An item in the Federal Register in October was missed the major news wires, but anyone planning travel using JFK Airport in New York in 2010 should reconsider their routing. The Port Authority will remove and, then construct a runway to completley replace current runway 13R/31L. Unfortunately, this is the airport’s main runway and handles 30 percent of the facility’s traffic and will be unavailable for use during this period. The rehab job will run from March 1 through Novemeber 15 of 2010 (if it stays on schedule), although the travel flow may improve later in the reconstruction. Read more about it here or just scan the paragraph below for an overview.
If you are planning international travel through JFK next year, consider taking another route. If you cannot avoid another route, make sure your have a significant amount of time between connections.
Beginning in March 2010, there will be runway and airfield
construction at JFK that will temporarily affect operations at the
airport. Runway 13R/31L is the airport’s most frequently used and
longest runway. The Port Authority of New York and New Jersey (Port
Authority) indicates the runway historically accommodates a significant
percentage of the annual air traffic operations at JFK, particularly
departures. The Port Authority plans to resurface the runway with
concrete and widen it to accommodate new large aircraft and to help
prevent ice ingestion. In addition, the Port Authority will install new
runway lighting, electrical infrastructure, and a new electrical feeder
system to the runway. The Port Authority opted for a more extensive
rehabilitation project to provide for a 40-year design life by
surfacing with concrete instead of an 8-year design life with asphalt;
however, the project will render Runway 13R/31L unavailable from March
1 until June 30, 2010. The western two-thirds of the runway will reopen
July 1, but its use will be limited under some weather and operating
conditions, primarily because some high-speed runway turnoffs and
navigational aids (NAVAIDS) will be unavailable until later in the
construction period. On September 15, Runway 4L/22R will close until
September 30 to resurface its intersection with Runway 13R/31L. The
entire Runway 13R/31L and its associated NAVAIDS will be fully
functional on November 15, 2010.
We apologize for the lack of “news” recently, but we have been out scouring the world to update ThereArePlaces and our Best Places to Visit. We are working on a comprehensive guide to Vienna and hope to have it out in a week or two.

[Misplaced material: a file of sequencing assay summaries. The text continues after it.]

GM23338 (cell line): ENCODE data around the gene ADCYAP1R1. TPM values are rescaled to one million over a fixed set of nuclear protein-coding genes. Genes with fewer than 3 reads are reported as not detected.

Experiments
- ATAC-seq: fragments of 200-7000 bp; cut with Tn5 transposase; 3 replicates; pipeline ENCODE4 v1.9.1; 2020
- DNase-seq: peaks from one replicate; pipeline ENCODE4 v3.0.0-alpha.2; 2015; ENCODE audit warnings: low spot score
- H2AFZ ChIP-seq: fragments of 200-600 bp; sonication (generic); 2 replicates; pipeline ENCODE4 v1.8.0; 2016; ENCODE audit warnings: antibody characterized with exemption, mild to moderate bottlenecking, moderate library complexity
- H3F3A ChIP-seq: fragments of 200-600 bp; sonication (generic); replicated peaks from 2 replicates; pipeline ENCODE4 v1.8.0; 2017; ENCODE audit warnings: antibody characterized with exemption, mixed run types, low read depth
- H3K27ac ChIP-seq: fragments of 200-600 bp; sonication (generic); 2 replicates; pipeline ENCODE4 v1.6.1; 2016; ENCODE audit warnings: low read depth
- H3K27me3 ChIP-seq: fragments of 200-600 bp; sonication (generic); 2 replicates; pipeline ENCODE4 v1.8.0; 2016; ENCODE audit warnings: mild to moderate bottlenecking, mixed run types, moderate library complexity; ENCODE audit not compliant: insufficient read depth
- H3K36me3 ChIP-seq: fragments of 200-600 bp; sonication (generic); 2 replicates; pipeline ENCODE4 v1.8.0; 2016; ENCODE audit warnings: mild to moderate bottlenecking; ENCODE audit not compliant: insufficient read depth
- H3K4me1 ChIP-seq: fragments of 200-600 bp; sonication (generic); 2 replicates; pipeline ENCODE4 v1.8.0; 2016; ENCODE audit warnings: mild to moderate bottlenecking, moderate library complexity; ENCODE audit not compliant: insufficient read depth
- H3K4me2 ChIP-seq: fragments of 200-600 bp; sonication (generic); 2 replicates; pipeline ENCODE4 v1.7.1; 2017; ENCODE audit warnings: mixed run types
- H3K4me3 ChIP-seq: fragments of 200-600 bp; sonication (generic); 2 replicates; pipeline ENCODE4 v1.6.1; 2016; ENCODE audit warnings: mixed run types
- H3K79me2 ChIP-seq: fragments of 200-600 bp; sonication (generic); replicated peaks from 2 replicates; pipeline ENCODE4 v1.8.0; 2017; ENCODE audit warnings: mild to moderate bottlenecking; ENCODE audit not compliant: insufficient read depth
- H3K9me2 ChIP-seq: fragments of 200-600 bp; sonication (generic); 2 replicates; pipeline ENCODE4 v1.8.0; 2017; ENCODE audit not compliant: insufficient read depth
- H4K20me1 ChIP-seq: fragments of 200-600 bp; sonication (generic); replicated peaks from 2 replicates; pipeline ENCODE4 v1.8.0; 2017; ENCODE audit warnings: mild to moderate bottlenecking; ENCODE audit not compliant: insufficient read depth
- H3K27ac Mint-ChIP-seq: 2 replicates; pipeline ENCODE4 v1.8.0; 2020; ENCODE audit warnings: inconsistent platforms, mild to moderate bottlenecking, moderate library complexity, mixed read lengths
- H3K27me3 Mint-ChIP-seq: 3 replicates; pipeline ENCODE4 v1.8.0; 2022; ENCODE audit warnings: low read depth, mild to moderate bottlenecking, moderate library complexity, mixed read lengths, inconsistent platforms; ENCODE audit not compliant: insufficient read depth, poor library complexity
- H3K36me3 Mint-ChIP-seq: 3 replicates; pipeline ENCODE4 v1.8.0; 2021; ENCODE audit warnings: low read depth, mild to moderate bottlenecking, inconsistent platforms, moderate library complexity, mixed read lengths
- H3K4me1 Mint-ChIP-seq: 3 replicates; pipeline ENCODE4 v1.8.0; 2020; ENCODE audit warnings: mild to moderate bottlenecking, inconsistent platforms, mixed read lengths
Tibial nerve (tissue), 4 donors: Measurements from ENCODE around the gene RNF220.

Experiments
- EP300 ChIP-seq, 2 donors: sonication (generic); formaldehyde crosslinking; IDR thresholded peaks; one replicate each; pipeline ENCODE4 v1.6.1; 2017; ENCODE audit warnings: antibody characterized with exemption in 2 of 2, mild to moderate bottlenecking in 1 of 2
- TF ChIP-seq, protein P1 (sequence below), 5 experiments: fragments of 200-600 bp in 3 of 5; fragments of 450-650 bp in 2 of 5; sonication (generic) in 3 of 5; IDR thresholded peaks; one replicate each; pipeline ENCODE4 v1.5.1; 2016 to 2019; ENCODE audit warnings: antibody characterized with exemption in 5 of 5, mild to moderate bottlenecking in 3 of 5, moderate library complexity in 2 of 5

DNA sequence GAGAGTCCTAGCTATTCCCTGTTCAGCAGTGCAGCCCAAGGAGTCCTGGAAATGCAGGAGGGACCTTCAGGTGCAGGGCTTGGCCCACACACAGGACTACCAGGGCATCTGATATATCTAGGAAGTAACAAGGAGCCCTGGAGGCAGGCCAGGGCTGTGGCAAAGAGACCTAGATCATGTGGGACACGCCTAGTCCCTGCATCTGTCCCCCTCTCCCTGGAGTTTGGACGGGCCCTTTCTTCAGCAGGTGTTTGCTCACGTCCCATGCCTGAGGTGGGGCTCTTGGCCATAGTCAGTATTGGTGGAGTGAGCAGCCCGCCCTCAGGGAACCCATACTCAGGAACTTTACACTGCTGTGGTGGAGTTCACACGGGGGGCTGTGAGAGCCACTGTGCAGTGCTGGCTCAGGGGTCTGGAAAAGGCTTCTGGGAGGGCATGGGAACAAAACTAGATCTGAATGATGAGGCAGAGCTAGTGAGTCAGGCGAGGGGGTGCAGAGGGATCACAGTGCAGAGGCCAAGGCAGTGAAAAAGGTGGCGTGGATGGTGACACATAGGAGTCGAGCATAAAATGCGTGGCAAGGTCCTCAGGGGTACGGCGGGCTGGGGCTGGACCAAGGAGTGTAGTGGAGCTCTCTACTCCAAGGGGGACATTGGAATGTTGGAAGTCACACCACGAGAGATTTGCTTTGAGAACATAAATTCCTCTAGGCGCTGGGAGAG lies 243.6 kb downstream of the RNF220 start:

One issue that continues to “shock” us when we travel is the cost of Internet Access in Europe. Hotels routinely charge 20 to 28 Euros for a day of connectivity. Those hotels that provide services for less, usually limit both the time and the bandwidth available, forcing you to connect at a higher cost if you want to send photos and other high volume data (and we average 300 to 500 photos a day – not to mention video).
Atlhough you might be tempted to think of the Europe as the EU, it is not federated in terms of roaming charges for phones. If you buy a voice and data plan for Germany, you will need another from France and another for Spain or be prepared to spend huge sums of money. Seems like telephone signals can freely travel across borders, but taking your phone across borders will cause you an arm and a leg, if you use it.
While on that topic, our iPhone was useless in Europe, since data roaming outside of our home territory in the U.S. is something that only Steve Jobs can afford. In order to travel with your iPhone and avoid huge charges, you need to set data roaming to off, use Airplane mode continuously and only dare to use your phone when you are near WiFi that you can use (since this can be used without charge from AT&T – but cannot be found free in most of Europe).
In other words, regardless of the device used, unless you have gazillions of dollars, you will find it hard to be connected on a constant basis in Europe. While you can hook-up at Internet cafes, these are good only for checking email and not for large scale file transfers or other operations that require secure connections.
Yep, you could solve all this problems with bundles of cash, but we travel the same way you do. We watch our spending and avoid activities that result in excessive charges. The end result, we were out of contact.
On the other hand, it was good to be traveling, as we are usually stuck in the office on administrative details. Autumn is often a great time to travel and this year was no exception. Yes, we ran into rain and some cold weather, but we did not run into large crowds at the more well-known attractions and had many of the less-popular attractions to ourselves.
The Republic of Ireland was on strike today and it was the largest public strike in 30 years. Ireland’s economy has been particularly hard hit by the downturn and a decline in property values is causing considerable angst in the country. The government has been cutting benefits, pensions and a host of services in order to attempt to balance its budget, but apparently has been doing so with enough consultation with those being influenced by these actions.
It is likely that airports will expereince slowdowns and it that customs services will be significantly understaffed as a result of today’s strike. Be prepared for slow going. Many hospitals have closed to appointments today and the Garda (police) have indicated that speeding tickets will not be given today. While today’s strike will cause difficulty for travelers, it may be just the buildup to further government cuts expected in mid-December and more civil unrest.
If you are planning travel in Ireland, keep an eye on the local press and be prepared for additional strikes in December.